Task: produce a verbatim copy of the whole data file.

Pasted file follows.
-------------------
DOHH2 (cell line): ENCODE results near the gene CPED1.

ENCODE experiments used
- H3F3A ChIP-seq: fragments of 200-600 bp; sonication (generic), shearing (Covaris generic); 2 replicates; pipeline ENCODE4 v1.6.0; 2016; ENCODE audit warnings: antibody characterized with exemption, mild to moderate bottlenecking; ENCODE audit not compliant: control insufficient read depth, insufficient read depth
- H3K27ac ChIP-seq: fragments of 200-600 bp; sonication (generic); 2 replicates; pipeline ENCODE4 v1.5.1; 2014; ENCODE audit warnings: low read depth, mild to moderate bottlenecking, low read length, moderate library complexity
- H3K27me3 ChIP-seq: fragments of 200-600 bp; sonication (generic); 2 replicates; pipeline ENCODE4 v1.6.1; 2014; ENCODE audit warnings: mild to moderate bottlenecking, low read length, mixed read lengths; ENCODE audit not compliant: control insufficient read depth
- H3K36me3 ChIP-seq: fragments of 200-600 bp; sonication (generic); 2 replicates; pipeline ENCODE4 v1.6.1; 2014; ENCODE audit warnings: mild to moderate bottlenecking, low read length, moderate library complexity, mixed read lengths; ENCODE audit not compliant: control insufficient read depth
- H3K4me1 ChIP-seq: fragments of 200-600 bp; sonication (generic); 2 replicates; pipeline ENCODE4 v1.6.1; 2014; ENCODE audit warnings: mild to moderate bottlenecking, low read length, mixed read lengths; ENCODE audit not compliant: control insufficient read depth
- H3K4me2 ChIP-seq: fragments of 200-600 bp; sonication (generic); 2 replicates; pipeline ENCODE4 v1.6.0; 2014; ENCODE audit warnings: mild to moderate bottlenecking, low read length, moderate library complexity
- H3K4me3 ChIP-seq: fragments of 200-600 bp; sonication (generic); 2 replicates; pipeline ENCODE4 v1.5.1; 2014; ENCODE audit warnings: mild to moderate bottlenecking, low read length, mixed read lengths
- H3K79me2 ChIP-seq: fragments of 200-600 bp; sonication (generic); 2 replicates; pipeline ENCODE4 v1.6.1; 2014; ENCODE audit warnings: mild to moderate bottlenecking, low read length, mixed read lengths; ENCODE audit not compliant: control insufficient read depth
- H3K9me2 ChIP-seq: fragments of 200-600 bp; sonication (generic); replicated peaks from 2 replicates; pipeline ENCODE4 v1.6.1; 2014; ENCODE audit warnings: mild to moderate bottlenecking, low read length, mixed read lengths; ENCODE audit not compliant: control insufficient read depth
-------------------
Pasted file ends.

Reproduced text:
DOHH2 (cell line): ENCODE results near the gene CPED1.

ENCODE experiments used
- H3F3A ChIP-seq: fragments of 200-600 bp; sonication (generic), shearing (Covaris generic); 2 replicates; pipeline ENCODE4 v1.6.0; 2016; ENCODE audit warnings: antibody characterized with exemption, mild to moderate bottlenecking; ENCODE audit not compliant: control insufficient read depth, insufficient read depth
- H3K27ac ChIP-seq: fragments of 200-600 bp; sonication (generic); 2 replicates; pipeline ENCODE4 v1.5.1; 2014; ENCODE audit warnings: low read depth, mild to moderate bottlenecking, low read length, moderate library complexity
- H3K27me3 ChIP-seq: fragments of 200-600 bp; sonication (generic); 2 replicates; pipeline ENCODE4 v1.6.1; 2014; ENCODE audit warnings: mild to moderate bottlenecking, low read length, mixed read lengths; ENCODE audit not compliant: control insufficient read depth
- H3K36me3 ChIP-seq: fragments of 200-600 bp; sonication (generic); 2 replicates; pipeline ENCODE4 v1.6.1; 2014; ENCODE audit warnings: mild to moderate bottlenecking, low read length, moderate library complexity, mixed read lengths; ENCODE audit not compliant: control insufficient read depth
- H3K4me1 ChIP-seq: fragments of 200-600 bp; sonication (generic); 2 replicates; pipeline ENCODE4 v1.6.1; 2014; ENCODE audit warnings: mild to moderate bottlenecking, low read length, mixed read lengths; ENCODE audit not compliant: control insufficient read depth
- H3K4me2 ChIP-seq: fragments of 200-600 bp; sonication (generic); 2 replicates; pipeline ENCODE4 v1.6.0; 2014; ENCODE audit warnings: mild to moderate bottlenecking, low read length, moderate library complexity
- H3K4me3 ChIP-seq: fragments of 200-600 bp; sonication (generic); 2 replicates; pipeline ENCODE4 v1.5.1; 2014; ENCODE audit warnings: mild to moderate bottlenecking, low read length, mixed read lengths
- H3K79me2 ChIP-seq: fragments of 200-600 bp; sonication (generic); 2 replicates; pipeline ENCODE4 v1.6.1; 2014; ENCODE audit warnings: mild to moderate bottlenecking, low read length, mixed read lengths; ENCODE audit not compliant: control insufficient read depth
- H3K9me2 ChIP-seq: fragments of 200-600 bp; sonication (generic); replicated peaks from 2 replicates; pipeline ENCODE4 v1.6.1; 2014; ENCODE audit warnings: mild to moderate bottlenecking, low read length, mixed read lengths; ENCODE audit not compliant: control insufficient read depth